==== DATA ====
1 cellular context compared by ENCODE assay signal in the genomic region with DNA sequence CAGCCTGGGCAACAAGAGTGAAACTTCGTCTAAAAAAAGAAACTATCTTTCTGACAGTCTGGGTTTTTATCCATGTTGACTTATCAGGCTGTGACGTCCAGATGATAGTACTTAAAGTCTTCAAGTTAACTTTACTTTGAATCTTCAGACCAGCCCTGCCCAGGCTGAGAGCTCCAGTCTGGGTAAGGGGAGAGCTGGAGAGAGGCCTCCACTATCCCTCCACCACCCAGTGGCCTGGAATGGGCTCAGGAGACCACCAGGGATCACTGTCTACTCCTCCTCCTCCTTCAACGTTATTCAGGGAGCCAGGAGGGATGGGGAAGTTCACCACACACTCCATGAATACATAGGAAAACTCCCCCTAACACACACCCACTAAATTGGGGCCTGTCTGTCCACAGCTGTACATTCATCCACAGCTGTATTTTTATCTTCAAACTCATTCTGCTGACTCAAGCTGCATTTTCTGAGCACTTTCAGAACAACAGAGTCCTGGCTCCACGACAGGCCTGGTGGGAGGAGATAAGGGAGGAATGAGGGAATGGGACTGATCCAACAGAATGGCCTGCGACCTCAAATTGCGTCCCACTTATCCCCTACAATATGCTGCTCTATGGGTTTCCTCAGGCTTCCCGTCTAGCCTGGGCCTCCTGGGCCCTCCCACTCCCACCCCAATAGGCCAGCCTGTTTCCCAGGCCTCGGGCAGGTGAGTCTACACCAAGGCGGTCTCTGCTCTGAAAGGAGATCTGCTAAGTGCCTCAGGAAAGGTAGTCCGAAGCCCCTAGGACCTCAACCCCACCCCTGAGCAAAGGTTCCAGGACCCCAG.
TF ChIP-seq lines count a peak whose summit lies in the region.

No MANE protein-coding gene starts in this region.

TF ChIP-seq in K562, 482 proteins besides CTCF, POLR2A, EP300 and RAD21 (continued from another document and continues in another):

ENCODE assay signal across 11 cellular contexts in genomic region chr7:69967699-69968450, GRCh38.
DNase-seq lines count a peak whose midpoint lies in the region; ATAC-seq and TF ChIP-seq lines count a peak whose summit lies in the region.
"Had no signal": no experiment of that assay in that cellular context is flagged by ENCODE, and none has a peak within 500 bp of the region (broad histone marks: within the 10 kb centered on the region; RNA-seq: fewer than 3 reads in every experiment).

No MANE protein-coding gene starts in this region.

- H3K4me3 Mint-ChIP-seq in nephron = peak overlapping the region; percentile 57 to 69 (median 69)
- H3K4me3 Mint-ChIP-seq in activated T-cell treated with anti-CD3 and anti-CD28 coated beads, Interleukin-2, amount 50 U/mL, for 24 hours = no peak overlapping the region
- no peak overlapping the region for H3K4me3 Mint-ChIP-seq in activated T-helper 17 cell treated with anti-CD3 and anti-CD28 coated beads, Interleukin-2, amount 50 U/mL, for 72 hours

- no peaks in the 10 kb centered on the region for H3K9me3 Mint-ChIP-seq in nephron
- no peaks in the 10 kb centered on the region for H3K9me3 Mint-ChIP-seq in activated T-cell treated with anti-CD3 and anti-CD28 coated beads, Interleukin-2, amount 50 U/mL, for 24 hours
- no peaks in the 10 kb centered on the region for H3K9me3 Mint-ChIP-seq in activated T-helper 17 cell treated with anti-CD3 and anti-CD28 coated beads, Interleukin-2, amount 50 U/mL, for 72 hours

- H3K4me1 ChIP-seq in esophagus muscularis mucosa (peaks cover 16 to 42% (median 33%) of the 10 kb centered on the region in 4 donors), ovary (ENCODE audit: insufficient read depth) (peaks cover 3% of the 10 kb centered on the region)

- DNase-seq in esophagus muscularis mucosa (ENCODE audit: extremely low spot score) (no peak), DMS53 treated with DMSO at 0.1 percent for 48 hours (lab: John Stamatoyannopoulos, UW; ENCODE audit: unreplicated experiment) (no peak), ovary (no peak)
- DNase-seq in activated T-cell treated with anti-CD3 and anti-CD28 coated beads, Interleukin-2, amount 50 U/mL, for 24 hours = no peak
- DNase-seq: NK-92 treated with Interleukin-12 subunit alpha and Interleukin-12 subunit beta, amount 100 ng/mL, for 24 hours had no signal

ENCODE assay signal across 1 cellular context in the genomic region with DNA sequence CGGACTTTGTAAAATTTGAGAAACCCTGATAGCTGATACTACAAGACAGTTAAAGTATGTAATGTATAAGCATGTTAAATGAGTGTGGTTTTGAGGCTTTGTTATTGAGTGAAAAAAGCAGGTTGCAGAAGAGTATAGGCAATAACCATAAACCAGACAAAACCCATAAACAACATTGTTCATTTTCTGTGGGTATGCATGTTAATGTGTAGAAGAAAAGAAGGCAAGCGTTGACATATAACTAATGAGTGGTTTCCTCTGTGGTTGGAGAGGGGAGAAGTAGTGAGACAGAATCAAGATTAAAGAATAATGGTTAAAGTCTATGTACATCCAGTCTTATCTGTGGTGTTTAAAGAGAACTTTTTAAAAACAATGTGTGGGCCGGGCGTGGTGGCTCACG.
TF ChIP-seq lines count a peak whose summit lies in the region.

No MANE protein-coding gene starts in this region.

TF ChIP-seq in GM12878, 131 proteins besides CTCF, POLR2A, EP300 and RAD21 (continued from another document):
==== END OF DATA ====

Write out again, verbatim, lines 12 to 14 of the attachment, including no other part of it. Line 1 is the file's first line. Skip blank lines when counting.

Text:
- no peaks in the 10 kb centered on the region for H3K9me3 Mint-ChIP-seq in nephron
- no peaks in the 10 kb centered on the region for H3K9me3 Mint-ChIP-seq in activated T-cell treated with anti-CD3 and anti-CD28 coated beads, Interleukin-2, amount 50 U/mL, for 24 hours
- no peaks in the 10 kb centered on the region for H3K9me3 Mint-ChIP-seq in activated T-helper 17 cell treated with anti-CD3 and anti-CD28 coated beads, Interleukin-2, amount 50 U/mL, for 72 hours